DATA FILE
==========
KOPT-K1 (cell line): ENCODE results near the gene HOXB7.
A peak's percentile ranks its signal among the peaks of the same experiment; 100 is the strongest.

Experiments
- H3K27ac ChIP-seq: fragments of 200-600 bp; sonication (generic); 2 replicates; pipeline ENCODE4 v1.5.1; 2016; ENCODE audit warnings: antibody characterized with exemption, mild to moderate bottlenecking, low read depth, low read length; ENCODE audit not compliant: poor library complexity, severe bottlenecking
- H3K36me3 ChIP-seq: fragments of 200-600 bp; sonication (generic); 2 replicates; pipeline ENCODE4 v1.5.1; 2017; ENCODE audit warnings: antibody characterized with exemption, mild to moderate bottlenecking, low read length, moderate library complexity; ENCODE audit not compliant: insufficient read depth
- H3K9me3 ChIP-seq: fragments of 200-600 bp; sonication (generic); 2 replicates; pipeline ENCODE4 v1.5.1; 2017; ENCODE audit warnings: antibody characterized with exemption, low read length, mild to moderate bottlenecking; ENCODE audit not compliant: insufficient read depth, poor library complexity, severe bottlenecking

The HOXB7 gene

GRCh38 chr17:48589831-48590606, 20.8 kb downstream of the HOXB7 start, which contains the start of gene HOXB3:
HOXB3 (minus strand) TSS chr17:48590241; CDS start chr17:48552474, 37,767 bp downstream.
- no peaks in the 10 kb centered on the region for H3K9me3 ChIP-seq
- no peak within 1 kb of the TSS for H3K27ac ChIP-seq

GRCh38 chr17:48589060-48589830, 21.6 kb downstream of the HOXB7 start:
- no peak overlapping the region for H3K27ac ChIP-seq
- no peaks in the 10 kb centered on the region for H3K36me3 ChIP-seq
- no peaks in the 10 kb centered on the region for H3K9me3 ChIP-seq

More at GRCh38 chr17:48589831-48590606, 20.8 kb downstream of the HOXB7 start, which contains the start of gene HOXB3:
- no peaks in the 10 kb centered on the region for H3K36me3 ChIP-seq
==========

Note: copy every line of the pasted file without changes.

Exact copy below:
KOPT-K1 (cell line): ENCODE results near the gene HOXB7.
A peak's percentile ranks its signal among the peaks of the same experiment; 100 is the strongest.

Experiments
- H3K27ac ChIP-seq: fragments of 200-600 bp; sonication (generic); 2 replicates; pipeline ENCODE4 v1.5.1; 2016; ENCODE audit warnings: antibody characterized with exemption, mild to moderate bottlenecking, low read depth, low read length; ENCODE audit not compliant: poor library complexity, severe bottlenecking
- H3K36me3 ChIP-seq: fragments of 200-600 bp; sonication (generic); 2 replicates; pipeline ENCODE4 v1.5.1; 2017; ENCODE audit warnings: antibody characterized with exemption, mild to moderate bottlenecking, low read length, moderate library complexity; ENCODE audit not compliant: insufficient read depth
- H3K9me3 ChIP-seq: fragments of 200-600 bp; sonication (generic); 2 replicates; pipeline ENCODE4 v1.5.1; 2017; ENCODE audit warnings: antibody characterized with exemption, low read length, mild to moderate bottlenecking; ENCODE audit not compliant: insufficient read depth, poor library complexity, severe bottlenecking

The HOXB7 gene

GRCh38 chr17:48589831-48590606, 20.8 kb downstream of the HOXB7 start, which contains the start of gene HOXB3:
HOXB3 (minus strand) TSS chr17:48590241; CDS start chr17:48552474, 37,767 bp downstream.
- no peaks in the 10 kb centered on the region for H3K9me3 ChIP-seq
- no peak within 1 kb of the TSS for H3K27ac ChIP-seq

GRCh38 chr17:48589060-48589830, 21.6 kb downstream of the HOXB7 start:
- no peak overlapping the region for H3K27ac ChIP-seq
- no peaks in the 10 kb centered on the region for H3K36me3 ChIP-seq
- no peaks in the 10 kb centered on the region for H3K9me3 ChIP-seq

More at GRCh38 chr17:48589831-48590606, 20.8 kb downstream of the HOXB7 start, which contains the start of gene HOXB3:
- no peaks in the 10 kb centered on the region for H3K36me3 ChIP-seq